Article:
SALT LAKE CITY — A bill introduced in the Utah State Legislature promises to put more money in the pockets of lower income families.
House Bill 307 would make an earned income tax credit available at the state level. Right now, 30 states have adopted state matches to the federal earned income tax credit that has been around since President Gerald Ford's administration.
"It’s about one out of every six Utah families that files for the earned income tax credit every year," said Matthew Weinstein, Fiscal Policy Director with Voices for Utah Children.
Weinstein says they analyzed all of the tax proposals on Capitol Hill. They found the earned income tax credit would help lower income Utahns the most.
"It will mean hundreds of additional dollars coming to them when they file their Utah taxes and that’s a terrific place to start," said Weinstein.
The bill is being sponsored by Republican Rep. Mike Winder from West Valley City. Winder says how much a family could get from the earned income tax credit depends on the number of dependents and a sliding scale when it comes to income.
"For a family of four making $35,000 a year, we are talking about a couple of hundred dollars, few hundred dollars, so, that means a lot if you are trying to figure out how to pay for school, shoes or if you have an auto repair that crops up," said Winder.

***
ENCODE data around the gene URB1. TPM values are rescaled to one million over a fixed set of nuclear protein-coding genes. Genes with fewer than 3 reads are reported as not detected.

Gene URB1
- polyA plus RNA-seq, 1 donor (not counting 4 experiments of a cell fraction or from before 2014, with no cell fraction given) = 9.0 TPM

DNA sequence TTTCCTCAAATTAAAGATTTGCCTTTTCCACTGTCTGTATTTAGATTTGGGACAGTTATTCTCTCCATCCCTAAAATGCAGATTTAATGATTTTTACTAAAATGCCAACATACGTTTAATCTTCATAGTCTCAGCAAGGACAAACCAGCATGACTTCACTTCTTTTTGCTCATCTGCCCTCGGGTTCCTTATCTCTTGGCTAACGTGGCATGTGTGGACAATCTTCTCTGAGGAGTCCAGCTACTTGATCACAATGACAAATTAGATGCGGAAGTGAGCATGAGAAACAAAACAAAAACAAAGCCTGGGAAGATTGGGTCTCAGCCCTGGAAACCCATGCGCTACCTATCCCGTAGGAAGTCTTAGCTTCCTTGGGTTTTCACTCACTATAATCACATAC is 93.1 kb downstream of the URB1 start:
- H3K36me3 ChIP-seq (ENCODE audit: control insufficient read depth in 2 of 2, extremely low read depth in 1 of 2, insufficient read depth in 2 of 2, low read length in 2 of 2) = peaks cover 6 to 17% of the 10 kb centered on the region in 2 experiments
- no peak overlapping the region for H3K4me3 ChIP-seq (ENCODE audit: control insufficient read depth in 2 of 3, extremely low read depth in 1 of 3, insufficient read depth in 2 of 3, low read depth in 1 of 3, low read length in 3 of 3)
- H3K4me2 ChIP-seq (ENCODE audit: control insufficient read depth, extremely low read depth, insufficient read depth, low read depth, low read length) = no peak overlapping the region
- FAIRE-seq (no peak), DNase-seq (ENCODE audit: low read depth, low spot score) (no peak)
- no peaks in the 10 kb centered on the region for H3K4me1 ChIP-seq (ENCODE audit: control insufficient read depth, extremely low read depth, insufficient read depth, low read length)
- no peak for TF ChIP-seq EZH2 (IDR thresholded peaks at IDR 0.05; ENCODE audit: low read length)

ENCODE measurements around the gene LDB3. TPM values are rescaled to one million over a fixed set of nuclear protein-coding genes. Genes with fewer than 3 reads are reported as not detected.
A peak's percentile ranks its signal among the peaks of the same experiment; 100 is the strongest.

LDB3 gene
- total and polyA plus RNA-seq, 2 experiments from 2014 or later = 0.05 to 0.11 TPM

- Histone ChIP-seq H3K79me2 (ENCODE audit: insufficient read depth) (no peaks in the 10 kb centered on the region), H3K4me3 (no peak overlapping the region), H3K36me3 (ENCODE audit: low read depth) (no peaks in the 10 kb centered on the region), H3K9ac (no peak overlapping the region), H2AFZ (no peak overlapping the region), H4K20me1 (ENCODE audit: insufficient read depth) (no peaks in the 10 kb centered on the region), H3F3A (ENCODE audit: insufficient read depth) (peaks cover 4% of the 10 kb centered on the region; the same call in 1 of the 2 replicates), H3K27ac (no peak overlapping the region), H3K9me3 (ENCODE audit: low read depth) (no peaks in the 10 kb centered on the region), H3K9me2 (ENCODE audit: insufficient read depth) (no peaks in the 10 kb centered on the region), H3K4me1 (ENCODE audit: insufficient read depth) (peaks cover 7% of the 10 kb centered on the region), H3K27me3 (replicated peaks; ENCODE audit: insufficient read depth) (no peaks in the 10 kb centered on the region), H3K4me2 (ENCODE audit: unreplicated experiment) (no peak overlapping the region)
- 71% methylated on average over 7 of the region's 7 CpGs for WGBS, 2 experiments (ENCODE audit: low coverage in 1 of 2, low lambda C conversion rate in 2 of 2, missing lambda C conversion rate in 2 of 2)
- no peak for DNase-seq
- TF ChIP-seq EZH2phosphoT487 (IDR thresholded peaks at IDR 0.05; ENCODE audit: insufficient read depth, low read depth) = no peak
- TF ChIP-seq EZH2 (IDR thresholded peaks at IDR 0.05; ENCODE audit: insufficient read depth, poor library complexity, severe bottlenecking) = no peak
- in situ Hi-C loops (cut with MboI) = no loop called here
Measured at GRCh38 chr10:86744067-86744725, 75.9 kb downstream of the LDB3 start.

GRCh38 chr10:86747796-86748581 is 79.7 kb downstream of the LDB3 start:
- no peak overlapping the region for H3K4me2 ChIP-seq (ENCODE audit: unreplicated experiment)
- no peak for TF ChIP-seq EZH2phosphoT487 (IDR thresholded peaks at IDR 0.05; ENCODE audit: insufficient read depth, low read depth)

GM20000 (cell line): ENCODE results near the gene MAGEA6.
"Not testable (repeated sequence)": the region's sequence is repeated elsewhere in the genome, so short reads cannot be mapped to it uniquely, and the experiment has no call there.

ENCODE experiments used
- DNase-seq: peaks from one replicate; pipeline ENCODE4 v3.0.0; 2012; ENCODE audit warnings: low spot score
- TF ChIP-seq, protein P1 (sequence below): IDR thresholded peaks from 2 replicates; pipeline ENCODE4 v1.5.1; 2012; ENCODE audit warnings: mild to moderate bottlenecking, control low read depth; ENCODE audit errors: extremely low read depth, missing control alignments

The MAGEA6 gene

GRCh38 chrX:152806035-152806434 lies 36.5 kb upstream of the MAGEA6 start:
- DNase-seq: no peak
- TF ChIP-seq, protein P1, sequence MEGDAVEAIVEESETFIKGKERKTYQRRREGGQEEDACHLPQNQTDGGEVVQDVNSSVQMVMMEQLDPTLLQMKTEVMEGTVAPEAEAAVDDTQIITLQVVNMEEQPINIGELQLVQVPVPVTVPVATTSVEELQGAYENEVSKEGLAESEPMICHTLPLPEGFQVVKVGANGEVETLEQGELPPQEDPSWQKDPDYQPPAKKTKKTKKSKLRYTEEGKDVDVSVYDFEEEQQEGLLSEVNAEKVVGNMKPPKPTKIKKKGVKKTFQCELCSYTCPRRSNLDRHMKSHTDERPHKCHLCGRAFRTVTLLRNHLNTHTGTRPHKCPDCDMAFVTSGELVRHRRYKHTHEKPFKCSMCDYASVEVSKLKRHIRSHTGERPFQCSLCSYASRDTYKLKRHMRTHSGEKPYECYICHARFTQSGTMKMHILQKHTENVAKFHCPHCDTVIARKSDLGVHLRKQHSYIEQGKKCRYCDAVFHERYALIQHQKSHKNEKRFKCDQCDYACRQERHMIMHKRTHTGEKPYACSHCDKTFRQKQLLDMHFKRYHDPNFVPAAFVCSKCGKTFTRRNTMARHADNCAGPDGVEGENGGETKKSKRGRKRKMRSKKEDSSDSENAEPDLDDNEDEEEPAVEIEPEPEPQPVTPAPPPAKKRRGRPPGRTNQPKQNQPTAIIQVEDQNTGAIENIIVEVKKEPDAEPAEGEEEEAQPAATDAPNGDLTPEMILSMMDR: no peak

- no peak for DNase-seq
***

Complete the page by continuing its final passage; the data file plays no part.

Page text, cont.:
Winder says the bill is a way to help out working families when they need it the most.
"They have been hit harder than anybody with the big inflation we have been seeing, we as a state also have a need to get people back to work, there are a lot of help wanted signs out there, so this does those two things," said Rep. Winder.
With the Senate voting last week on a $160 million tax cut, leaders on both sides of the aisle expressed a willingness to look at the earned income tax credit bill.
"We have always been supportive of earned income tax credits and we are certainly looking forward to seeing that version," Sen. Luz Escamilla, Senate Minority Whip.
"I think there is fairly reasonable reception over here for earned income tax credit," added Senate Majority Leader Evan Vickers.
The Democrats still favor repealing the state portion of the sales tax on food. However, Republican leaders have signaled they are still not willing to consider it.